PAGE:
Shares of GW Pharmaceuticals PLC surged to a record high Thursday, after the medical-marijuana company announced a new Drug Enforcement Administration stance on its approved drug containing cannabidiol, or CBD.
Specifically, the DEA said Thursday it now places FDA-approved drugs with CBD in â€śSchedule V,â€ť which it defines as having the lowest potential for abuse, such as drugs used to treat diarrhea and cough suppressants. Marijuana remains a â€śSchedule Iâ€ť drug, along with heroin and LSD.
GWâ€™s stock GWPH, +5.31% ran up 8.3% in afternoon trade, and was up as much 10% earlier in the session to an all-time intraday high of $179.65. Volume spiked to 1.9 million shares, or about four-times the full-day average.
The DEAâ€™s move comes three months after Epidiolex became the first and only cannabis-derived drug to be approved by the Food and Drug Administration. The DEA action means that GW can sell Epidiolex, a treatment for pediatric epilepsy, but did not go further to reclassify CBD as a whole.
Stifel Nicolaus analyst Paul Matteis said he had previously speculated that Epidiolex would be â€śSchedule IV,â€ť which includes prescription drugs such as Valium and Xanax.
â€śWe continue to recommend the stock on the basis that we believe the Epidiolex launch can exceed first-year expectations,â€ť Matteis wrote in a note to clients.
Elsewhere in the cannabis sector, the U.S.-listed shares of Aleafia Health Inc. ALEAF, -2.80% ALEF, -2.14% hiked up 13%, after the Toronto-based cannabis cultivation and medical clinics company said Thursday it has signed a new supply agreement with CannTrust Holdings Inc., in which CannTrust TRST, +1.26% Â has the right to buy up to 15,000 kilograms of cannabis from Aleafia. CannTrust shares fell 4.2%.
On Wednesday, Aleafiaâ€™s stock plummeted 22% to snap a seven-session win streak, in which it rocketed 158%.
Meanwhile, the broader cannabis sector was mostly weaker, as the ETFMG Alternative Life Sciences Index exchange-traded fund MJ, +2.77% shed 1.2%, with 23 of its 37 equity components trading lower. The ETF was still up 37% over the past three months, while the Russell 2000 index of small-capitalization stocks RUT, +1.78% has tacked on 3.3% and the Dow Jones Industrial Average DJIA, +0.42% has gained 9.9%.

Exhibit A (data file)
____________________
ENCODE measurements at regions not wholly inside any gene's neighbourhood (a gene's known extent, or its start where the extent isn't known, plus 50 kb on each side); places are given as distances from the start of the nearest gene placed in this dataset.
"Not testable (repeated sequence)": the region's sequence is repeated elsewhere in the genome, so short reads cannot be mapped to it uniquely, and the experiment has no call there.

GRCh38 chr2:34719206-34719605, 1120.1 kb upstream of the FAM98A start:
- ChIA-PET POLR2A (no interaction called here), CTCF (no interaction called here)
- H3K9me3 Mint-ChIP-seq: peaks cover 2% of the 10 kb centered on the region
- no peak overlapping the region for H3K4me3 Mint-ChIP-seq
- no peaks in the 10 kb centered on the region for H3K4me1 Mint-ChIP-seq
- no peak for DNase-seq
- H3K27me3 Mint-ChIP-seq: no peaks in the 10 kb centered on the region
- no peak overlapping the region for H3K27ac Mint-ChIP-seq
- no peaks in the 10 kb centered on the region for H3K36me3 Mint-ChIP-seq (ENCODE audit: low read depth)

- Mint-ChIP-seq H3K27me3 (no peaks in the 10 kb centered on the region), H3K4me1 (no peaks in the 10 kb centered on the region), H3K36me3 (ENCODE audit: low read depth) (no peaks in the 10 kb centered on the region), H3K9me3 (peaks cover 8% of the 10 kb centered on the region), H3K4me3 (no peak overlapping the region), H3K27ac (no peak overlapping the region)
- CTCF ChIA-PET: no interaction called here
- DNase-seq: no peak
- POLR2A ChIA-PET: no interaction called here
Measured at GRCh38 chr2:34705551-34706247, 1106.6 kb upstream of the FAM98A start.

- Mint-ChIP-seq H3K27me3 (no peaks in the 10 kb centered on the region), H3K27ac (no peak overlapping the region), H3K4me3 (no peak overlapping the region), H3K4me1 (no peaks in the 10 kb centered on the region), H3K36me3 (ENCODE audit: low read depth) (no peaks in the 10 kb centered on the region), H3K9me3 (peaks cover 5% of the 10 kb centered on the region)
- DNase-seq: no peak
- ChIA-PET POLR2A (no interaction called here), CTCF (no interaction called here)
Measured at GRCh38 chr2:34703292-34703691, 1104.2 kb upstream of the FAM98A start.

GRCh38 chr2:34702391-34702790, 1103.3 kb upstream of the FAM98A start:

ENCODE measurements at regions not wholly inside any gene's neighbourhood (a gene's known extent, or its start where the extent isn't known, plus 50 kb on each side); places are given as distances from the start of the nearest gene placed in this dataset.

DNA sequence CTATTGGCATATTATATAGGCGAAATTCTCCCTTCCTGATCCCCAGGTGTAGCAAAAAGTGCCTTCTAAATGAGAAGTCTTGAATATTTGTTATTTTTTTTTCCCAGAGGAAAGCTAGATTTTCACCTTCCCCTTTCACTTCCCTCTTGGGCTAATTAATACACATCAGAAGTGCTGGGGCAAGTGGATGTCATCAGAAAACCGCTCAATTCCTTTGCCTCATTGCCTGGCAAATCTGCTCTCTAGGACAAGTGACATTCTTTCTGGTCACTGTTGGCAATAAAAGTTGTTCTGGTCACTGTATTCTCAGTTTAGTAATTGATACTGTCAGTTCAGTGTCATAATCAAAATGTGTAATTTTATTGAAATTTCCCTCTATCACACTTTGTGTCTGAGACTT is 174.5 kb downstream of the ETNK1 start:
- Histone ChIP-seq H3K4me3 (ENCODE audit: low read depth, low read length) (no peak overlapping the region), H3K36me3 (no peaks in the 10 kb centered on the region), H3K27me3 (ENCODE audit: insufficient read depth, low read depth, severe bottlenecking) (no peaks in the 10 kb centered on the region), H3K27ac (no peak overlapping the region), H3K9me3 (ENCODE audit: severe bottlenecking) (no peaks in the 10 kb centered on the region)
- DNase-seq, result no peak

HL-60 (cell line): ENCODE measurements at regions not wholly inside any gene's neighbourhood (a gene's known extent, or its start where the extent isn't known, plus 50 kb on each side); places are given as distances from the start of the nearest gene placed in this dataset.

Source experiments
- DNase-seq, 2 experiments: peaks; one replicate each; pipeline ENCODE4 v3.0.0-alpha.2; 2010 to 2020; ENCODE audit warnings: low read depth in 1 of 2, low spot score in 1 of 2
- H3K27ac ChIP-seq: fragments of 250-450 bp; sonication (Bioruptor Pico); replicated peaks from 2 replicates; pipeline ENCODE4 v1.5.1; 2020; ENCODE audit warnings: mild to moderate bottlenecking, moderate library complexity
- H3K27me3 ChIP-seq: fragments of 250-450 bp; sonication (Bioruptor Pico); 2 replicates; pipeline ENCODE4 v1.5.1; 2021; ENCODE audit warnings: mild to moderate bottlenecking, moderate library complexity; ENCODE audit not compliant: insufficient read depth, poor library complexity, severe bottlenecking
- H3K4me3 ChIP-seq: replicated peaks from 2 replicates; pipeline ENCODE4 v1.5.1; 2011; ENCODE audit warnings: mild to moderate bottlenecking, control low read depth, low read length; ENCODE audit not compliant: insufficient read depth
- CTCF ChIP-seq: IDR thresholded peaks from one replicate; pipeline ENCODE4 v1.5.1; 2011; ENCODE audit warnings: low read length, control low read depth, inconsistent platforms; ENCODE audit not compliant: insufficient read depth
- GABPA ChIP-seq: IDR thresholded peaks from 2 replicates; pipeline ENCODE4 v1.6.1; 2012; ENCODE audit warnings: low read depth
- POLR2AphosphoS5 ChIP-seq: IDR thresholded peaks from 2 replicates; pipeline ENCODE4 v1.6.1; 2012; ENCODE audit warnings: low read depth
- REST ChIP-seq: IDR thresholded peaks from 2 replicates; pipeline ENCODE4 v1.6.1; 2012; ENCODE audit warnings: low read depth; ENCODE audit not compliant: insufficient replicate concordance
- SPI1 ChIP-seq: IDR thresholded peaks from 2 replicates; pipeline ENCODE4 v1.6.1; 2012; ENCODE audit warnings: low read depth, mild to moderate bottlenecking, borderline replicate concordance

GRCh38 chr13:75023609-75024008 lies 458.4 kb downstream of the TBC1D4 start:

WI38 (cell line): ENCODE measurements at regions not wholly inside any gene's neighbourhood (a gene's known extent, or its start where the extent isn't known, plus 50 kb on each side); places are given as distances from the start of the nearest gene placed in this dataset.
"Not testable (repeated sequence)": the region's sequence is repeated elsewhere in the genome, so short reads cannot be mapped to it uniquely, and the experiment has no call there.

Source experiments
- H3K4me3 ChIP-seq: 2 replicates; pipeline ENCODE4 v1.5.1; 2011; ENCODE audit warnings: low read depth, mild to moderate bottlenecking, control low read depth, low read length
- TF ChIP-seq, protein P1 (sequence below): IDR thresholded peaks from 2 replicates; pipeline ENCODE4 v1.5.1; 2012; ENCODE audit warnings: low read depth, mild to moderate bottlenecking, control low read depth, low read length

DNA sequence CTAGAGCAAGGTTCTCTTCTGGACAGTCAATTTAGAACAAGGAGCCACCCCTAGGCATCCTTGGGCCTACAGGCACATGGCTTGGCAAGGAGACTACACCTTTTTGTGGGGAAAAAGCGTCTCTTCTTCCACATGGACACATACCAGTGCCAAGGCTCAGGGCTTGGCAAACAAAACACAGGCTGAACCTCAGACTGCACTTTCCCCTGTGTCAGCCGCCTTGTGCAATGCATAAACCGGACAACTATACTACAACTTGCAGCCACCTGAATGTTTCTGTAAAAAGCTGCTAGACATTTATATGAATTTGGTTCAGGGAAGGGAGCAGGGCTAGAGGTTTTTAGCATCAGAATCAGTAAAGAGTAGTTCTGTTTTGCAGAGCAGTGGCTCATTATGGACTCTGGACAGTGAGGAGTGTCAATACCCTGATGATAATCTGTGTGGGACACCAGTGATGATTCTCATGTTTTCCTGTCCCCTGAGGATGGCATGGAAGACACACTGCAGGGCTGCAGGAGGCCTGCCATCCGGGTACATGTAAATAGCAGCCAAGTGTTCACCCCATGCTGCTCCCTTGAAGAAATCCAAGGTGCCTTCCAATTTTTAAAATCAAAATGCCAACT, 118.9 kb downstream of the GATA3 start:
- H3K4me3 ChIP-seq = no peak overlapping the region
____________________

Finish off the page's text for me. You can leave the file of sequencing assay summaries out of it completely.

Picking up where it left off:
The sectorâ€™s pullback comes after Ontario unveiled late Wednesday its set of rules that govern the retail portion of cannabis sales in Canada, ahead of full-legalization in the country on Oct. 17. Ontario is expected to be the biggest customer for recreational marijuana in Canada: It accounted for more than 40% of cannabis sales in the country last year, according to StatisticsCanada.
The biggest gainer in the ETF (MJ) was Tilray Inc.â€™s stock TLRY, +2.79% which shot up 12%, and has now rallied 29% amid a three-session win streak. Tilray received DEA approval to supply marijuana extracts for a clinical trial of a drug recently, an approval many U.S. companies have attempted to receive.
Among other more-active cannabis stocks, Aurora Cannabis Inc. US:ACBFF ACB, -0.43% fell 3.6%, Canopy Growth Corp. CGC, +2.37% WEED, +0.95% shed 5.5%, Cronos Group Inc. CRON, +5.26% CRON, +4.43% lost 2.1% and Supreme Cannabis Co. SPRWF, +5.53% FIRE, +5.10% declined 2.6%.
Shares of India Globalization Capital Inc. US:IGC jumped, adding to Wednesdayâ€™s 30% rally, after the company said it entered the CBD-infused energy drink business. The stock was on track for its highest close since April 2012.